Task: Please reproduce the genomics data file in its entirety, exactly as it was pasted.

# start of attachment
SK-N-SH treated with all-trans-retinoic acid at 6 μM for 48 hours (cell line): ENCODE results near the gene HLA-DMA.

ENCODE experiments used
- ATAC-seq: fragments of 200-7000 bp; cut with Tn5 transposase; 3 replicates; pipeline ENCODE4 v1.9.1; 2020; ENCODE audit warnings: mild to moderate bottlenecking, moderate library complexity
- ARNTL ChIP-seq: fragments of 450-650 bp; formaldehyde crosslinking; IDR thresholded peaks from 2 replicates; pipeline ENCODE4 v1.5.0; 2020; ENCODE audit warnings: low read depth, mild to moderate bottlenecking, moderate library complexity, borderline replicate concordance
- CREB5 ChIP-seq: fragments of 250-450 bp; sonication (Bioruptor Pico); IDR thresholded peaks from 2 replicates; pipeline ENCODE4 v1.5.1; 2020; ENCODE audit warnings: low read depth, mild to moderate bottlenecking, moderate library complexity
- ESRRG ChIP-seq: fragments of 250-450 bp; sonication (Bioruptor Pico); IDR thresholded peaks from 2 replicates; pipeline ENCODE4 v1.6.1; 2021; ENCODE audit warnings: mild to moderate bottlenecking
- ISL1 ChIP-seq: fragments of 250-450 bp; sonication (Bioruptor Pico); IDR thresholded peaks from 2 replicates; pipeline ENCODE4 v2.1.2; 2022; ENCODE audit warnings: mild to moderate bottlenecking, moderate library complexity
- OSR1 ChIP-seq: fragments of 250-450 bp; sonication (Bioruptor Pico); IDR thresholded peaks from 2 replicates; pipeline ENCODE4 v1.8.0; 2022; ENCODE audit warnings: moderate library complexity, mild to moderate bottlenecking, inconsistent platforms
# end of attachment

SK-N-SH treated with all-trans-retinoic acid at 6 μM for 48 hours (cell line): ENCODE results near the gene HLA-DMA.

ENCODE experiments used
- ATAC-seq: fragments of 200-7000 bp; cut with Tn5 transposase; 3 replicates; pipeline ENCODE4 v1.9.1; 2020; ENCODE audit warnings: mild to moderate bottlenecking, moderate library complexity
- ARNTL ChIP-seq: fragments of 450-650 bp; formaldehyde crosslinking; IDR thresholded peaks from 2 replicates; pipeline ENCODE4 v1.5.0; 2020; ENCODE audit warnings: low read depth, mild to moderate bottlenecking, moderate library complexity, borderline replicate concordance
- CREB5 ChIP-seq: fragments of 250-450 bp; sonication (Bioruptor Pico); IDR thresholded peaks from 2 replicates; pipeline ENCODE4 v1.5.1; 2020; ENCODE audit warnings: low read depth, mild to moderate bottlenecking, moderate library complexity
- ESRRG ChIP-seq: fragments of 250-450 bp; sonication (Bioruptor Pico); IDR thresholded peaks from 2 replicates; pipeline ENCODE4 v1.6.1; 2021; ENCODE audit warnings: mild to moderate bottlenecking
- ISL1 ChIP-seq: fragments of 250-450 bp; sonication (Bioruptor Pico); IDR thresholded peaks from 2 replicates; pipeline ENCODE4 v2.1.2; 2022; ENCODE audit warnings: mild to moderate bottlenecking, moderate library complexity
- OSR1 ChIP-seq: fragments of 250-450 bp; sonication (Bioruptor Pico); IDR thresholded peaks from 2 replicates; pipeline ENCODE4 v1.8.0; 2022; ENCODE audit warnings: moderate library complexity, mild to moderate bottlenecking, inconsistent platforms